One country’s pests are another country’s pleasure.
Pigeons have a reputation akin to rats in many cities, but Egyptians raise the birds in conical towers that dot cityscapes and countrysides. Mother birds nest in these dovecotes, fattening up their squabs with a nutritious secretion called crop milk. For hamam mahshi, Egyptians select the plumpest, six-week-old squabs. If they wait longer, the pigeons become too tough and muscular—the avian equivalent of veal becoming beef.
After plucking them from their towers, restaurant chefs and homemakers alike marinate and stuff the birds with rice or freekeh (toasted, cracked, young green wheat), onions, and chopped giblets. They spice up the filling with cinnamon, cumin, pepper, and nuts, then spit-roast or grill the whole bird. While Egyptians traditionally considered hamam mahshi a dish for special occasions, it’s not too hard to find on restaurant menus.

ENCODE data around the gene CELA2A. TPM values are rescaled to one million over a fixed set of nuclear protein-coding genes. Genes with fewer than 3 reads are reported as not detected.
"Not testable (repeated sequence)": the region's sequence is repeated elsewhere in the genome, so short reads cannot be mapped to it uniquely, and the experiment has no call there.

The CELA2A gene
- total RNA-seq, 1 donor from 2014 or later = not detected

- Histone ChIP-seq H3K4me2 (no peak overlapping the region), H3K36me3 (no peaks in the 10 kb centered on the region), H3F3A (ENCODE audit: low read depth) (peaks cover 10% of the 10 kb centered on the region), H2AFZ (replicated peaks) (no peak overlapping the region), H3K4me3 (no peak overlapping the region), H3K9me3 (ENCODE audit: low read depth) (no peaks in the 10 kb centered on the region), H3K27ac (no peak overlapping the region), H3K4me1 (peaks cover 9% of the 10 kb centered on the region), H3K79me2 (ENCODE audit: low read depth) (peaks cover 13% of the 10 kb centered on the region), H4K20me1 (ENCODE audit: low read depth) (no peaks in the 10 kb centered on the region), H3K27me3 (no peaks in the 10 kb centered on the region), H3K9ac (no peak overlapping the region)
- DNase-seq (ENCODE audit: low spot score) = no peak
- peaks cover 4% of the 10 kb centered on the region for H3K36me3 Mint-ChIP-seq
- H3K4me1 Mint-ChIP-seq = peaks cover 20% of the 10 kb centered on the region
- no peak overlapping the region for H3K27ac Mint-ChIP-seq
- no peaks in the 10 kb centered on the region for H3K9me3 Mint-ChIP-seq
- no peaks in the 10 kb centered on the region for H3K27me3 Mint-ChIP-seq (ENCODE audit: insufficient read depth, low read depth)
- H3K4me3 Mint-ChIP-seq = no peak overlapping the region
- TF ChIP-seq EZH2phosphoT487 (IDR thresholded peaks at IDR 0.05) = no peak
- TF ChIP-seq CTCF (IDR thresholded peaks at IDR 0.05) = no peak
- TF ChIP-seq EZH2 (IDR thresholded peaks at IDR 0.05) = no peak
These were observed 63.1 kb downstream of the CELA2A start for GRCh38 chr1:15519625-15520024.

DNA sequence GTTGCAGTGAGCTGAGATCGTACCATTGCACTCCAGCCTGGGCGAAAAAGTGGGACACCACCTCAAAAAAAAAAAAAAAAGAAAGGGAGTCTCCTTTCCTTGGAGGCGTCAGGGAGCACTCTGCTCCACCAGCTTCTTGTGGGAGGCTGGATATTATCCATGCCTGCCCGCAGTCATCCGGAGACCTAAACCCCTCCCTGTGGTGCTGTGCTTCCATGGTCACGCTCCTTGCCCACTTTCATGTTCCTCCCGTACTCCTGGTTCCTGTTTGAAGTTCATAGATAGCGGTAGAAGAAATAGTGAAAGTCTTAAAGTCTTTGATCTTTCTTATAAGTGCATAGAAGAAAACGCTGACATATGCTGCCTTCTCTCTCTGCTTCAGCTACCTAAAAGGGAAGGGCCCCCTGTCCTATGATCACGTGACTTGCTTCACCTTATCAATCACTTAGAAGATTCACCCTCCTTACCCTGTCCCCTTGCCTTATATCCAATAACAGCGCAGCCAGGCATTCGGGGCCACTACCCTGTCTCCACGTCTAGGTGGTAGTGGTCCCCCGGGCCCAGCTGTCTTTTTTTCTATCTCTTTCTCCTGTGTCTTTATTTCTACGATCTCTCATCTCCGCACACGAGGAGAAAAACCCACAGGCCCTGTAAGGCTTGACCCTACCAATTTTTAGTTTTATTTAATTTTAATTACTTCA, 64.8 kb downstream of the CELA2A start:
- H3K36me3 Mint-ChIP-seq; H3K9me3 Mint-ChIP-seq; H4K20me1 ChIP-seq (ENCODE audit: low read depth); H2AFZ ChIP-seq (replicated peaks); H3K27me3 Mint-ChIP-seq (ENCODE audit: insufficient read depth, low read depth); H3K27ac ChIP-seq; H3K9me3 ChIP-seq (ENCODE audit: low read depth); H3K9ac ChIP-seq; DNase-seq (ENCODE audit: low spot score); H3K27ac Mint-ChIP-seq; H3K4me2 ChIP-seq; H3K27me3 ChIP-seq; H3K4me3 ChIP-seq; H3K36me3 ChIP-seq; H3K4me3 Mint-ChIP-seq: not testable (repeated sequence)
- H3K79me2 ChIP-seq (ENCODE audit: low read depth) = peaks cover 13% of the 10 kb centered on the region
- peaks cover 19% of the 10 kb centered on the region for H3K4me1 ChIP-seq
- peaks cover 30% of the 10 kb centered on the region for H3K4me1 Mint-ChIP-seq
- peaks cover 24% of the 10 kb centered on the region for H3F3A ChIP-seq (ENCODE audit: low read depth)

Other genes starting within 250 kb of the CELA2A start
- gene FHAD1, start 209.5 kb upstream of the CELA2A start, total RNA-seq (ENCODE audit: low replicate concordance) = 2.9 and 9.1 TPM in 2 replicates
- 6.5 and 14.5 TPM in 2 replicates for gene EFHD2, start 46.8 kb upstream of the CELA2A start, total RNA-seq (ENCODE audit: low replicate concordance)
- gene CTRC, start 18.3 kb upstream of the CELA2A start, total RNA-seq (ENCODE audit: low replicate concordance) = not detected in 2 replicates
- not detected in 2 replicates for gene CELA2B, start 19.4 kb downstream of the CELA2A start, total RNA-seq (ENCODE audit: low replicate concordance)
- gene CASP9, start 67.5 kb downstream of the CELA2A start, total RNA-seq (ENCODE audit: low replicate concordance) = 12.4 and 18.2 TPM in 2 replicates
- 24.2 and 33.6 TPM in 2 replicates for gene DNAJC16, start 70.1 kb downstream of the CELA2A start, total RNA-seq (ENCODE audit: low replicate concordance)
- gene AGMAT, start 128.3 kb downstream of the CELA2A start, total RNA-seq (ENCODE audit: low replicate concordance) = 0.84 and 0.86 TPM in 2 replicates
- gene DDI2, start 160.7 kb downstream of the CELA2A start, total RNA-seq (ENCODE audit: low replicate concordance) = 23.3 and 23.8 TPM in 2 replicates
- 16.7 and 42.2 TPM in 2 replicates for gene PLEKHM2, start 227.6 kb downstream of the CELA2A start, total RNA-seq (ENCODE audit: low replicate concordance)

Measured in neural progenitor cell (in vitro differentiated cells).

In the 17th century, Iranians also built pigeon towers, although they kept the birds for poop rather than food. Melon and cucumber farmers relied on the nitrogen-rich guano for fertilizer.
Today, Egyptians use pigeons for both purposes. Their squabs and guano help feed over 95 million people. But raising pigeons is no newfangled push for sustainability—ancient Egyptians left traces of pigeon stew on artifacts that date back to Pharaonic times.